The longer I watched Smaug, the less repulsive he looked. I noticed the subtle shifts in color on his scales. I will never be a reptile enthusiast, I can appreciate that they have their own unique ferocity and beauty.
(I still hate snakes, though. When my dad pointed out a bronze cobra statue in front of the reptile house, all I saw was a huge serpent shape. I leapt backwards and shrieked. Then I realized it was only a statue, not a giant cobra escaped from its enclosure.)
I knew I'd have to work quickly, because animals move around. I wasn't prepared for two other problems, however:
1) People. I sat at a distance so I wouldn't block anyone's view. But this meant my view was constantly being blocked by kids throwing themselves against the glass or fence, yelling, "HEY MONKEY," or "HEY SMAUG." Or couples taking selfies. Or entire families. Next time I'm taking a spot beside the enclosure and staying there.
2) The sheer discomfort of juggling pencils, brushes, and paint while sweat and sunscreen is trickling down my arms. As I've discovered with museum sketching, supporting a sketchbook, drawing AND holding pencils is uncomfortable and frustrating. Add a watercolor palette and water, and I knew I'd have to work sitting, not standing. Another reason my view was frequently blocked by a parade of people.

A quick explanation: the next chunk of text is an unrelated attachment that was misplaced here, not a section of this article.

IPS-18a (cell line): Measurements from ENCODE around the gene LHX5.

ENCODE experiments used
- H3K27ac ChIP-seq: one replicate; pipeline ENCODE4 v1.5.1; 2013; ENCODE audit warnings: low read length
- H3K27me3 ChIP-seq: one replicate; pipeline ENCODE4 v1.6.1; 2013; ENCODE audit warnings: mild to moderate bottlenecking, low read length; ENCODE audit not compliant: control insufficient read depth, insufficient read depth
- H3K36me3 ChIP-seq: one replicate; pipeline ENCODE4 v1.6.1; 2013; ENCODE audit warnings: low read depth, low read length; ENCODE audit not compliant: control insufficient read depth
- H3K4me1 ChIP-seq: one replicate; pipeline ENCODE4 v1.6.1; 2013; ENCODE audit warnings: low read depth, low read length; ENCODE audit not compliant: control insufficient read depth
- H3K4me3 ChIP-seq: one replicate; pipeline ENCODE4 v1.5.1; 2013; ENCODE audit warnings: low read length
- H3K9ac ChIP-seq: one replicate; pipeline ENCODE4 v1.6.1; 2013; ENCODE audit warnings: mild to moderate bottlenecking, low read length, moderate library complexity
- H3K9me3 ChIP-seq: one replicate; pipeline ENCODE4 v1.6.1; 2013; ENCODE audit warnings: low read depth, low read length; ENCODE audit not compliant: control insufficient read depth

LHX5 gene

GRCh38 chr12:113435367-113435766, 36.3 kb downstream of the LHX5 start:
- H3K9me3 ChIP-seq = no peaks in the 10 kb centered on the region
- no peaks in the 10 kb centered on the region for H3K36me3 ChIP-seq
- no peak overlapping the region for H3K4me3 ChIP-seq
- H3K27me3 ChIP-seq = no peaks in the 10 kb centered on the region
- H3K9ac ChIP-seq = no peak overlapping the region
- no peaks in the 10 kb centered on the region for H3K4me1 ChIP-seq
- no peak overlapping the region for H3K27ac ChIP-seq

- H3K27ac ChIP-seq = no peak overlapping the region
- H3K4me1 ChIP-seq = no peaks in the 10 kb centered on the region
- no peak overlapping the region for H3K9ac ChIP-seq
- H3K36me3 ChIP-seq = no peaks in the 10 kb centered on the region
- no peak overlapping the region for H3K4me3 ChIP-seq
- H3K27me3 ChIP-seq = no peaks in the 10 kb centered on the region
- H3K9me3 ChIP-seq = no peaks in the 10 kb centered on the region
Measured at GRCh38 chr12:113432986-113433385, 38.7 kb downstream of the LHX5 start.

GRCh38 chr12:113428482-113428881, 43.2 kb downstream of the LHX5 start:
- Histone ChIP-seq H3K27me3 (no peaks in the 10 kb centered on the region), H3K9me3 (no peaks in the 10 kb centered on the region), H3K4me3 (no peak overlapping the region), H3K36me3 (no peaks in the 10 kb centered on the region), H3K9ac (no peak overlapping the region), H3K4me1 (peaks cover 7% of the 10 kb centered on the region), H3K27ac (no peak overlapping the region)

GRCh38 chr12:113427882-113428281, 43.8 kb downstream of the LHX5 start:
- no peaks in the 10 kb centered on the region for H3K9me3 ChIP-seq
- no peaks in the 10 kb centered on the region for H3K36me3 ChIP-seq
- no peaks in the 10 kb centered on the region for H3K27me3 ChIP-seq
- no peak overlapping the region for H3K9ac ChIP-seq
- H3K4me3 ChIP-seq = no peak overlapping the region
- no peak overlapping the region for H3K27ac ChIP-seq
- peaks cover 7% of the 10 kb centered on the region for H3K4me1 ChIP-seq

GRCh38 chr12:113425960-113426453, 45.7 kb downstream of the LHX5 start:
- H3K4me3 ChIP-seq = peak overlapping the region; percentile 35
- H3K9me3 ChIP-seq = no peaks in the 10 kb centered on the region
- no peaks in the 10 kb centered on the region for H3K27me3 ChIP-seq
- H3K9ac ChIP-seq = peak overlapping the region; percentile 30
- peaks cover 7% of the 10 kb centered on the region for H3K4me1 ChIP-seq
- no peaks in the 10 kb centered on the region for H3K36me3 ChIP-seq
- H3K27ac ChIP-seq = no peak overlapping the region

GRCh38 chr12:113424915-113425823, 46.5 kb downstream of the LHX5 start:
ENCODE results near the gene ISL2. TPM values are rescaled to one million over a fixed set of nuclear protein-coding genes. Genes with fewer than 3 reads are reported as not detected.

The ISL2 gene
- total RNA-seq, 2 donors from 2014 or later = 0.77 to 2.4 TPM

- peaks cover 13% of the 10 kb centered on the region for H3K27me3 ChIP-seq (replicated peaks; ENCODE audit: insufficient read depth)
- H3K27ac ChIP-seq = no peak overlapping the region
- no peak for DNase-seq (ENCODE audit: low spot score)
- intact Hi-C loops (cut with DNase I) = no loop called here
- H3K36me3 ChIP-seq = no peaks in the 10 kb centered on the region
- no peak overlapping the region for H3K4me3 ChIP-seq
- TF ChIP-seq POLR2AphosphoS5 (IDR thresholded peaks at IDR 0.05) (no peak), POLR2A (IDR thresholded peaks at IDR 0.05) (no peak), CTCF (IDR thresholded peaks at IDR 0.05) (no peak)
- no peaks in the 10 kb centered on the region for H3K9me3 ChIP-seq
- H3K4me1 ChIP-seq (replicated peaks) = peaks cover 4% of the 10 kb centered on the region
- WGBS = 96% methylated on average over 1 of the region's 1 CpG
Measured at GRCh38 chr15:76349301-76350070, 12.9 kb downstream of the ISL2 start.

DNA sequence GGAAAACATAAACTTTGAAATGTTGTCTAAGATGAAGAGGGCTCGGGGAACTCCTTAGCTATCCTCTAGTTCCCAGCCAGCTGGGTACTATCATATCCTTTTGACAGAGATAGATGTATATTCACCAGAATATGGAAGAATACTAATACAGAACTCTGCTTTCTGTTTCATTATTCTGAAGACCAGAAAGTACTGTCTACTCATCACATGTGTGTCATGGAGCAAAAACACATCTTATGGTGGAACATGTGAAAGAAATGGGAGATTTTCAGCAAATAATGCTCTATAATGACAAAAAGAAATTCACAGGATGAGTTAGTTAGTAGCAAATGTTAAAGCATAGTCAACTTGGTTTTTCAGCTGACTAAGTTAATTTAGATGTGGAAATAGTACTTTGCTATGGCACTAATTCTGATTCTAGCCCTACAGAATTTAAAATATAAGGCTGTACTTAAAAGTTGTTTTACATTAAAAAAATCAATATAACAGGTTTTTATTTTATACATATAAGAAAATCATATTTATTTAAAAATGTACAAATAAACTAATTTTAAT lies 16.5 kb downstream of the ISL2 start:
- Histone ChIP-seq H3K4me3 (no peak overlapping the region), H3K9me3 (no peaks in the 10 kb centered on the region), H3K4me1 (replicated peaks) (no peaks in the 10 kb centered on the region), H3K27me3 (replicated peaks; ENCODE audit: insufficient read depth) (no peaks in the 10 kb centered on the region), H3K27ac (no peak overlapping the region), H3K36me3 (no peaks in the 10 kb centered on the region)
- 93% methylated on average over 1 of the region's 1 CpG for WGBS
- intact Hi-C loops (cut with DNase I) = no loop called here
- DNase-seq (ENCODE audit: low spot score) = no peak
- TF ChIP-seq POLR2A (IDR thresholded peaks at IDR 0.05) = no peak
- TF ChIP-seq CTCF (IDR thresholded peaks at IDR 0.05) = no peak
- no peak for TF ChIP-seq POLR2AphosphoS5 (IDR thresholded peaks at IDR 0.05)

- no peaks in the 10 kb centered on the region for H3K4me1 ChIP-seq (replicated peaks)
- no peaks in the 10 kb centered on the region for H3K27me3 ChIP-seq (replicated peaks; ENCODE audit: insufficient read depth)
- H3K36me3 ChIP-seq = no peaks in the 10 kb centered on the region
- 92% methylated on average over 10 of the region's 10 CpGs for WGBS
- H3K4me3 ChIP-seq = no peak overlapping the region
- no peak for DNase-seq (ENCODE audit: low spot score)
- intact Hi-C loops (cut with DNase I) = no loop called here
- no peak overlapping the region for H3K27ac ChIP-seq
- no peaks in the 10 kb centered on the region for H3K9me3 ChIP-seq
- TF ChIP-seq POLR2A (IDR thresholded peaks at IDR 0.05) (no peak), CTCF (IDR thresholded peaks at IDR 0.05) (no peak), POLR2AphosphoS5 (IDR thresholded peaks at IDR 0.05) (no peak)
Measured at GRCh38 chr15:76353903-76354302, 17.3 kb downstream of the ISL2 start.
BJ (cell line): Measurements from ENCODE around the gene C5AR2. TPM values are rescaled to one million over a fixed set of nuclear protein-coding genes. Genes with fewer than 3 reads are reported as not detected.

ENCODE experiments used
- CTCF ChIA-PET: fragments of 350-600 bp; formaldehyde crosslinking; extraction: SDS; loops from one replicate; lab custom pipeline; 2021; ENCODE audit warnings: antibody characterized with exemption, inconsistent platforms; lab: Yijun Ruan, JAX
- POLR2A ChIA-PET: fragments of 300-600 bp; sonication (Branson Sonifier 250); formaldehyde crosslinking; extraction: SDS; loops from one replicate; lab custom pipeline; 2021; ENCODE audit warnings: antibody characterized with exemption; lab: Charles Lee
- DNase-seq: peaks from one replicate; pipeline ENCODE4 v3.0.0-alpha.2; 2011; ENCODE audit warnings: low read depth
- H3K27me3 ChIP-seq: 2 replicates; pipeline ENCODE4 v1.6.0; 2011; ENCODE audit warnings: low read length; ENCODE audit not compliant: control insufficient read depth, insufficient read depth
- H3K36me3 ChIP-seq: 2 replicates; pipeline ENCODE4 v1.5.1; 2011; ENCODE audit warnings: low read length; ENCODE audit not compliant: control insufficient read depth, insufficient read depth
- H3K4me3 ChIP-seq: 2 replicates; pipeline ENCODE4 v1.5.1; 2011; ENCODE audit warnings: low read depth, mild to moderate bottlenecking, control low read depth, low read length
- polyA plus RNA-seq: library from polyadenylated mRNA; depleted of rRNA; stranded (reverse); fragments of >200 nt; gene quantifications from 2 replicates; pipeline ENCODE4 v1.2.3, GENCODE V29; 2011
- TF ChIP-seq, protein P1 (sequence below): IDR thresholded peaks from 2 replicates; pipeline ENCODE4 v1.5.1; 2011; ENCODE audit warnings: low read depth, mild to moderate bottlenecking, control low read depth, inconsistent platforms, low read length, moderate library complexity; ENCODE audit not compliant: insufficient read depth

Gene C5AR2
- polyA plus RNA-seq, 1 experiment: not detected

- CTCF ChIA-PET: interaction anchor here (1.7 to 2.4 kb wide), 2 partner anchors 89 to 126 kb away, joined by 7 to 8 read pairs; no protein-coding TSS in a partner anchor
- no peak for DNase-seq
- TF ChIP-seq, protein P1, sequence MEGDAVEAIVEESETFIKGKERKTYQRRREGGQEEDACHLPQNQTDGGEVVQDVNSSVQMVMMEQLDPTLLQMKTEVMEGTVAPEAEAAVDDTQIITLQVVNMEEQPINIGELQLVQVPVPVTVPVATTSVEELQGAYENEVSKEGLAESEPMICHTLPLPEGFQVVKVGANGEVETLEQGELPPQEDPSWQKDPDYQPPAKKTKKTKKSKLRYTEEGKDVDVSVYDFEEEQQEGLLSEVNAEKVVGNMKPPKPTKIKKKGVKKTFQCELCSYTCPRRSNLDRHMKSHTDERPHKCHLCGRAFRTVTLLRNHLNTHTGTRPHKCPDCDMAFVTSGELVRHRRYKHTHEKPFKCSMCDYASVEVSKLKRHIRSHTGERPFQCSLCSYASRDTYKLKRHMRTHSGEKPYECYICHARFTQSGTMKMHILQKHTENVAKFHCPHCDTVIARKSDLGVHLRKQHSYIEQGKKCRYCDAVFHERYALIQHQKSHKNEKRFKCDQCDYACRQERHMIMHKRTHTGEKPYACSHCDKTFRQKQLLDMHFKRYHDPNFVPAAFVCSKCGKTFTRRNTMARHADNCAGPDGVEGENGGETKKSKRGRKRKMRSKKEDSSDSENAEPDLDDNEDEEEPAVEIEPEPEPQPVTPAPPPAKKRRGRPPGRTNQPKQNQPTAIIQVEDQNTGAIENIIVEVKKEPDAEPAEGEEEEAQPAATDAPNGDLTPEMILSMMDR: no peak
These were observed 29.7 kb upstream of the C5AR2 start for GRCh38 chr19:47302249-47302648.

Gurney uses watercolor pencils and water brush pens to save on some of the hassle. Before I attempt this again, I ought to buy some. And whenever the Nomad Satchel finally becomes available for order, I'd like to get one. I missed their Kickstarter, but supposedly more will be for sale during the second half of 2015.
In other news, this week I finally got a smart phone and joined Instagram. Come follow me there! I'll be posting in-progress shots.
@paigencarpenter on Instagram.